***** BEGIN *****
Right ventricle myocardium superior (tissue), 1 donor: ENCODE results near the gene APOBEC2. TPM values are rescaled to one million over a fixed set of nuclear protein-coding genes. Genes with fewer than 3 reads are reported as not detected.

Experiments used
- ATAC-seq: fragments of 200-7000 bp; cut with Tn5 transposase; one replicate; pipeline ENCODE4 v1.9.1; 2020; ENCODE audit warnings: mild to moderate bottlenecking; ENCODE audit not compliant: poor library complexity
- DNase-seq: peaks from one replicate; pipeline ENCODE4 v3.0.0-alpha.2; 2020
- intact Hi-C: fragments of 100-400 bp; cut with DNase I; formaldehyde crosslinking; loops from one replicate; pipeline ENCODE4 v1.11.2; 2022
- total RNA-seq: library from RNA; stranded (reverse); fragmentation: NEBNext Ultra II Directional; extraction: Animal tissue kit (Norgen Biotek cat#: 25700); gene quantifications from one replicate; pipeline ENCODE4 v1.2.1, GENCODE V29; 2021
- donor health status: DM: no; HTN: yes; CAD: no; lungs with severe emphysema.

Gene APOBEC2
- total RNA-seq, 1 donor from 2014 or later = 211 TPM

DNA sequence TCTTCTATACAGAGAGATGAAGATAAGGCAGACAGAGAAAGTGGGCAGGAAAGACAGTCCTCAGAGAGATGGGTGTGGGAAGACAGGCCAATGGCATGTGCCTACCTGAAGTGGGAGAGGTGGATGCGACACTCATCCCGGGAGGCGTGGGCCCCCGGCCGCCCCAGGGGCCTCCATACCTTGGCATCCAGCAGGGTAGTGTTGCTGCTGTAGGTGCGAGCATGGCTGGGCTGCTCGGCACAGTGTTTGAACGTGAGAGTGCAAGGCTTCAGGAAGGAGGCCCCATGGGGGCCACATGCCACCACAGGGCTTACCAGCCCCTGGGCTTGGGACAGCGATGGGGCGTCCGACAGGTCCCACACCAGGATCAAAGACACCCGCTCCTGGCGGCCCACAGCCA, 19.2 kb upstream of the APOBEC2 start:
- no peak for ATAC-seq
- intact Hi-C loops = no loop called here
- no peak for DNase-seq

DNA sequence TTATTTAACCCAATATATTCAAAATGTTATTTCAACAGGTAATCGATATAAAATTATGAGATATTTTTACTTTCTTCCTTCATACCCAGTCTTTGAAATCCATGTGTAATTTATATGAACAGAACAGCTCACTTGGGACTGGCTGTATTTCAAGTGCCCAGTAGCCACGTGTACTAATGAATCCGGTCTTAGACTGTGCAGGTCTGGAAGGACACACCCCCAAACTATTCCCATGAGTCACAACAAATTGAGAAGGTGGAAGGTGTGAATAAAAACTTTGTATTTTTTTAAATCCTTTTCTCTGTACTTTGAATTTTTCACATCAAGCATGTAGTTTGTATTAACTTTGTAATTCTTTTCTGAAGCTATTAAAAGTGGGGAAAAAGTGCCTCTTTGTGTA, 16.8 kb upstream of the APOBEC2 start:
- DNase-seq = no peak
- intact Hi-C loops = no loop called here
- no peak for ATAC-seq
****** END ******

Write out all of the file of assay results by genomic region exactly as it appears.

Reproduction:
Right ventricle myocardium superior (tissue), 1 donor: ENCODE results near the gene APOBEC2. TPM values are rescaled to one million over a fixed set of nuclear protein-coding genes. Genes with fewer than 3 reads are reported as not detected.

Experiments used
- ATAC-seq: fragments of 200-7000 bp; cut with Tn5 transposase; one replicate; pipeline ENCODE4 v1.9.1; 2020; ENCODE audit warnings: mild to moderate bottlenecking; ENCODE audit not compliant: poor library complexity
- DNase-seq: peaks from one replicate; pipeline ENCODE4 v3.0.0-alpha.2; 2020
- intact Hi-C: fragments of 100-400 bp; cut with DNase I; formaldehyde crosslinking; loops from one replicate; pipeline ENCODE4 v1.11.2; 2022
- total RNA-seq: library from RNA; stranded (reverse); fragmentation: NEBNext Ultra II Directional; extraction: Animal tissue kit (Norgen Biotek cat#: 25700); gene quantifications from one replicate; pipeline ENCODE4 v1.2.1, GENCODE V29; 2021
- donor health status: DM: no; HTN: yes; CAD: no; lungs with severe emphysema.

Gene APOBEC2
- total RNA-seq, 1 donor from 2014 or later = 211 TPM

DNA sequence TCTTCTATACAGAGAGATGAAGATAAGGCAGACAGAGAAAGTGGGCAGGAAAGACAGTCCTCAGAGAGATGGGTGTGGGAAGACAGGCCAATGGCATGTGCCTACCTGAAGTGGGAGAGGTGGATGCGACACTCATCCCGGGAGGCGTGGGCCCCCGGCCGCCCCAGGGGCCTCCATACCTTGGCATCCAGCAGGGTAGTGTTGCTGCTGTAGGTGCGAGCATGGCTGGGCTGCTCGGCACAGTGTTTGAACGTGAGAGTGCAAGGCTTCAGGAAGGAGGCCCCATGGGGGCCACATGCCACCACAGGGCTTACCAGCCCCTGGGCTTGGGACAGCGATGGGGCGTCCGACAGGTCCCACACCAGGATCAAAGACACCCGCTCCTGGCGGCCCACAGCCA, 19.2 kb upstream of the APOBEC2 start:
- no peak for ATAC-seq
- intact Hi-C loops = no loop called here
- no peak for DNase-seq

DNA sequence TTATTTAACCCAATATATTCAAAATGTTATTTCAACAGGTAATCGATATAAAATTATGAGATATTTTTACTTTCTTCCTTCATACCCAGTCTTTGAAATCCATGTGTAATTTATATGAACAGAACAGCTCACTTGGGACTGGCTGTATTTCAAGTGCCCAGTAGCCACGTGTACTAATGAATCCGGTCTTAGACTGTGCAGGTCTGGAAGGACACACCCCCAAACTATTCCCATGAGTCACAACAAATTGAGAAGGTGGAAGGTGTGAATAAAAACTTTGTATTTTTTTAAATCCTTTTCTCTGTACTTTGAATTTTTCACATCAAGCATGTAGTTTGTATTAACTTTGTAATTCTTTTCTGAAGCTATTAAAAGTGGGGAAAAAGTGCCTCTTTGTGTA, 16.8 kb upstream of the APOBEC2 start:
- DNase-seq = no peak
- intact Hi-C loops = no loop called here
- no peak for ATAC-seq